...could be fun to play around with. So, mental note to self: whenever we get access to massive quantities of antimatter and stellar objects to play with, try to combine them!
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Michael Sittig

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Oh, hey. It's today. Huzzah! * confetti *
....no cake though.
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Have him in circles
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Employment
  • heresy, madness, and other shenanigans
    ..., present
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Previously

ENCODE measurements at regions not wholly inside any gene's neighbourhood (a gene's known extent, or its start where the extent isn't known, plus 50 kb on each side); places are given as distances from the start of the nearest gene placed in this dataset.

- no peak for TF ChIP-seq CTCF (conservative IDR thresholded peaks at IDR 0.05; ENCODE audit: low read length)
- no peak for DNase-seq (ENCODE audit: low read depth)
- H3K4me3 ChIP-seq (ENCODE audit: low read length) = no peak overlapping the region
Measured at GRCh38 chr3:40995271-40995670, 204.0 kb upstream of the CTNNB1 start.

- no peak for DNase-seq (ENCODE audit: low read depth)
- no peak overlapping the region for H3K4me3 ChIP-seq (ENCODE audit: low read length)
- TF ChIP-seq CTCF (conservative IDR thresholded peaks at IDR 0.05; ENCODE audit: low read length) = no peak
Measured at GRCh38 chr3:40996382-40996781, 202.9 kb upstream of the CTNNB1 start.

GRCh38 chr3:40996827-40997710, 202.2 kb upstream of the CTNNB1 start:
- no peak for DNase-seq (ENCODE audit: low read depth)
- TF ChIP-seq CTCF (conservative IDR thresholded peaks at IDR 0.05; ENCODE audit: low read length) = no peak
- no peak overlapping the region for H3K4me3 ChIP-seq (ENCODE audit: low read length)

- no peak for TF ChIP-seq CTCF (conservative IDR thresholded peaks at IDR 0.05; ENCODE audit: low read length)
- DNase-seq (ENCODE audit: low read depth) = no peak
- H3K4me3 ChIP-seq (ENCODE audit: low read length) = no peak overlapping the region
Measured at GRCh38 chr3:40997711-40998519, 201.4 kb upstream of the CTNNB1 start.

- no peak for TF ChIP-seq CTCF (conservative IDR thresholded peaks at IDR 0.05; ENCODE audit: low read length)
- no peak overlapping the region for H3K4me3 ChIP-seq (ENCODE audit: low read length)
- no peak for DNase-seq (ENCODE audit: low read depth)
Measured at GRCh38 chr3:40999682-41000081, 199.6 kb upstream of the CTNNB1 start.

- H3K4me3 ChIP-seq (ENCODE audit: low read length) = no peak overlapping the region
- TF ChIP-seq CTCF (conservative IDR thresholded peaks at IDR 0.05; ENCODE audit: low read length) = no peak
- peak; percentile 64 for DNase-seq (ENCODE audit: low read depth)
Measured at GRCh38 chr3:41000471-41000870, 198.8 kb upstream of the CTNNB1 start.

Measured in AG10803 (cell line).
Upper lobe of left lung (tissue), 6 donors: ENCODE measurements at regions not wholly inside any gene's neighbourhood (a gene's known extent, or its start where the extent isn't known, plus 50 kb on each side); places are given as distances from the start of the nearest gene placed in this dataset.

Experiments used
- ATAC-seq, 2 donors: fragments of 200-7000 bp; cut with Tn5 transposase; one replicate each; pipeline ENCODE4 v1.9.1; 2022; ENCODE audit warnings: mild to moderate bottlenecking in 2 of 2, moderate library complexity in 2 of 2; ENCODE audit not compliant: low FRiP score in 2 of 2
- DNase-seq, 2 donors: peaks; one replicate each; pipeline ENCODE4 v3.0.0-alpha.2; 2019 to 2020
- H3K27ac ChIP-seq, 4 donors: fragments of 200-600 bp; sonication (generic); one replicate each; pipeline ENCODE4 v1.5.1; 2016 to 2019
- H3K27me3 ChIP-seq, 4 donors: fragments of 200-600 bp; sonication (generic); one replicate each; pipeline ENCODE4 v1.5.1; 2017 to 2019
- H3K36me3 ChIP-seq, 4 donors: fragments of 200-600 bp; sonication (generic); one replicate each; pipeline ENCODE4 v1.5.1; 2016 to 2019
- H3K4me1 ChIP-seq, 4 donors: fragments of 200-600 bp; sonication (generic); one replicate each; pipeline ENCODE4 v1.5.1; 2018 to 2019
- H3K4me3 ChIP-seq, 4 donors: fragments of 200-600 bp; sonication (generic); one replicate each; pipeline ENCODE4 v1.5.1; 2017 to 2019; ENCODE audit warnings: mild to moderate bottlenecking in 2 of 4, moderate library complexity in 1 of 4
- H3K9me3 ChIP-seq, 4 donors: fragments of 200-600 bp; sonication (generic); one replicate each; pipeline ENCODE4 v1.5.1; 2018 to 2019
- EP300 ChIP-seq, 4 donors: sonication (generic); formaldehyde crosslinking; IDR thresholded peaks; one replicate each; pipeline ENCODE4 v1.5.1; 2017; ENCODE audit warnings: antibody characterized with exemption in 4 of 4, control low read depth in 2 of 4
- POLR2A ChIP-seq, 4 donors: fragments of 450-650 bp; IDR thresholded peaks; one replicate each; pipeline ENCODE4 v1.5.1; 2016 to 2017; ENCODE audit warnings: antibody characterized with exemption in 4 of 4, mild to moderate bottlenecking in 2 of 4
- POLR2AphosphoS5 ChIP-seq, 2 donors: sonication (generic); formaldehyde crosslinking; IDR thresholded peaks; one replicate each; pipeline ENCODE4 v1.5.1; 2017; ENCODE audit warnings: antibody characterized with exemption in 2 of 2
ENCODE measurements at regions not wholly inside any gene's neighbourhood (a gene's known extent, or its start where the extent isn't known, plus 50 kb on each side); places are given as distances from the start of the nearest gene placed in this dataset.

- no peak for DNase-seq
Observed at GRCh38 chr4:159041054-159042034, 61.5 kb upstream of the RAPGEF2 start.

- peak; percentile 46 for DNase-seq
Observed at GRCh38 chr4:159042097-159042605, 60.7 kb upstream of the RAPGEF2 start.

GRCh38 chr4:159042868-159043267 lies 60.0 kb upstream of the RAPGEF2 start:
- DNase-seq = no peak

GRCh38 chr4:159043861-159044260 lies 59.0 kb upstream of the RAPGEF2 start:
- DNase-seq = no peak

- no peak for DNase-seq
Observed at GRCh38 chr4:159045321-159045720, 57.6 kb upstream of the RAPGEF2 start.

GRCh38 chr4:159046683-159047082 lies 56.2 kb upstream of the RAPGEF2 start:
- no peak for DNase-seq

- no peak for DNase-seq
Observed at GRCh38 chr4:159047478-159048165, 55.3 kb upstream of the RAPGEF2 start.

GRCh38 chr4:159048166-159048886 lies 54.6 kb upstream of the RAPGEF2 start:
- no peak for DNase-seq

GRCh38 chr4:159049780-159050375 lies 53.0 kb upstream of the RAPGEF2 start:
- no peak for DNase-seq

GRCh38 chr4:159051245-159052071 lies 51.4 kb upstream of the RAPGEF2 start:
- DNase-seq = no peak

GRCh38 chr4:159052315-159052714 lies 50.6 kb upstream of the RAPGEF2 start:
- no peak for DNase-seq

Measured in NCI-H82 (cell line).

Deerfield, IL
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Tagline
time traveler (for some value of time)
Introduction
Disregard fourth wall, acquire introduction! (Hi!)

Who am I?
Currently, I'm a student studying computer science

What are my interests?
Science, fantasy, computers, time travel, magic, spaaace, webcomics, videogames, post-modernism, fractals, parallel universes, tropes, neologisms, blatant disregard for laws of physics, world domination, music, artificial intelligence, doomsday devices, technology, anything that's next-gen and/or bleeding edge, gratuitous sesquipedalian loquaciousness, 3D printing, immortality, and tasty, tasty foods.

What are my posts about?
See above. I favor walls of text over pictures, reshares, and links. Should probably change that sometime.

Anything else?
Nothing I can think of. You?

Nope.
Alright then.
Education
  • University of Illinois at Urbana-Champaign
    Computer Science, present
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Male